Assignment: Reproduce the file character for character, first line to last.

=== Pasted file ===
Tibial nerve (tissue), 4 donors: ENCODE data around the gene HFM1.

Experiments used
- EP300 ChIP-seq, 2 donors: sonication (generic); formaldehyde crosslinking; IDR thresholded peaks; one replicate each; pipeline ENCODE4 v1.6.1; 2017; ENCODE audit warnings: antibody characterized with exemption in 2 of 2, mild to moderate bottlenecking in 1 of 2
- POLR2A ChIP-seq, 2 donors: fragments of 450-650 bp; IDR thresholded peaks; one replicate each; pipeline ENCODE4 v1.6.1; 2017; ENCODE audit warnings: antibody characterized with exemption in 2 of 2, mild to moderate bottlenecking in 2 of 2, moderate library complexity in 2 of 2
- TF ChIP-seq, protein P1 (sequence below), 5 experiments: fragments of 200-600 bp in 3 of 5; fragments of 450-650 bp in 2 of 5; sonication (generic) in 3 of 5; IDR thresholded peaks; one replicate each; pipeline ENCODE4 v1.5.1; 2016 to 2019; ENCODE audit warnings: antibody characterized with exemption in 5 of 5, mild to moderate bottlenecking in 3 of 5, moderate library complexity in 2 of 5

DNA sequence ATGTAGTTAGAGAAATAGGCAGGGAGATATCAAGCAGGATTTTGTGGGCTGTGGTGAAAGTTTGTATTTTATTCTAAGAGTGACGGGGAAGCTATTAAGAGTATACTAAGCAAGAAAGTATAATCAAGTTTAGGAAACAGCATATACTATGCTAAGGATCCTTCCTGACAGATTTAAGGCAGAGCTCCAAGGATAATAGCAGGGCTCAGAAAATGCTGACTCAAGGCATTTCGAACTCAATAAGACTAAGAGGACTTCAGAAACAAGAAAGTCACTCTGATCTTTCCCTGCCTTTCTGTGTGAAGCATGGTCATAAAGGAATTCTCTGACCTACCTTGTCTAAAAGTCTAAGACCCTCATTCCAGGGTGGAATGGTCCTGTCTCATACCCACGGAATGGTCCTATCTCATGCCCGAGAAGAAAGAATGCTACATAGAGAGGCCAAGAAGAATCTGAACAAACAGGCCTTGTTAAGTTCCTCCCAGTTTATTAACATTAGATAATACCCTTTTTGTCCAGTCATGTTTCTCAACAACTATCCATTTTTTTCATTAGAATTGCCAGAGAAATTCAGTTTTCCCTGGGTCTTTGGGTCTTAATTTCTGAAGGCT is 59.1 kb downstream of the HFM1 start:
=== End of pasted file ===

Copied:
Tibial nerve (tissue), 4 donors: ENCODE data around the gene HFM1.

Experiments used
- EP300 ChIP-seq, 2 donors: sonication (generic); formaldehyde crosslinking; IDR thresholded peaks; one replicate each; pipeline ENCODE4 v1.6.1; 2017; ENCODE audit warnings: antibody characterized with exemption in 2 of 2, mild to moderate bottlenecking in 1 of 2
- POLR2A ChIP-seq, 2 donors: fragments of 450-650 bp; IDR thresholded peaks; one replicate each; pipeline ENCODE4 v1.6.1; 2017; ENCODE audit warnings: antibody characterized with exemption in 2 of 2, mild to moderate bottlenecking in 2 of 2, moderate library complexity in 2 of 2
- TF ChIP-seq, protein P1 (sequence below), 5 experiments: fragments of 200-600 bp in 3 of 5; fragments of 450-650 bp in 2 of 5; sonication (generic) in 3 of 5; IDR thresholded peaks; one replicate each; pipeline ENCODE4 v1.5.1; 2016 to 2019; ENCODE audit warnings: antibody characterized with exemption in 5 of 5, mild to moderate bottlenecking in 3 of 5, moderate library complexity in 2 of 5

DNA sequence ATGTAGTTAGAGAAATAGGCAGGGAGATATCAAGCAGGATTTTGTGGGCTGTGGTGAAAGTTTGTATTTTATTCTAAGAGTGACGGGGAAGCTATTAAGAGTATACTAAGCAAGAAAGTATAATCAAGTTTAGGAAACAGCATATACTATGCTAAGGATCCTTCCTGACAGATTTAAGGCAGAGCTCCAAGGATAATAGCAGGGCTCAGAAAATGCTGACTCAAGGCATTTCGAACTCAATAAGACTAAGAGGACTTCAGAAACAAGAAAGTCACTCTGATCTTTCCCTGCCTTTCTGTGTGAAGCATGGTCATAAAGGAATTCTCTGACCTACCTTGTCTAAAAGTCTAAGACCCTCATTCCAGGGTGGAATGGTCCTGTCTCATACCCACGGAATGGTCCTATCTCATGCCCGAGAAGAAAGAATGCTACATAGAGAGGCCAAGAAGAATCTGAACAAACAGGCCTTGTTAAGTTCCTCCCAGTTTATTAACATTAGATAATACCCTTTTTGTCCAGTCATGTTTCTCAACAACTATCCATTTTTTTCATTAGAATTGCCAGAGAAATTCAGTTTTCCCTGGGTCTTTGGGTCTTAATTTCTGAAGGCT is 59.1 kb downstream of the HFM1 start: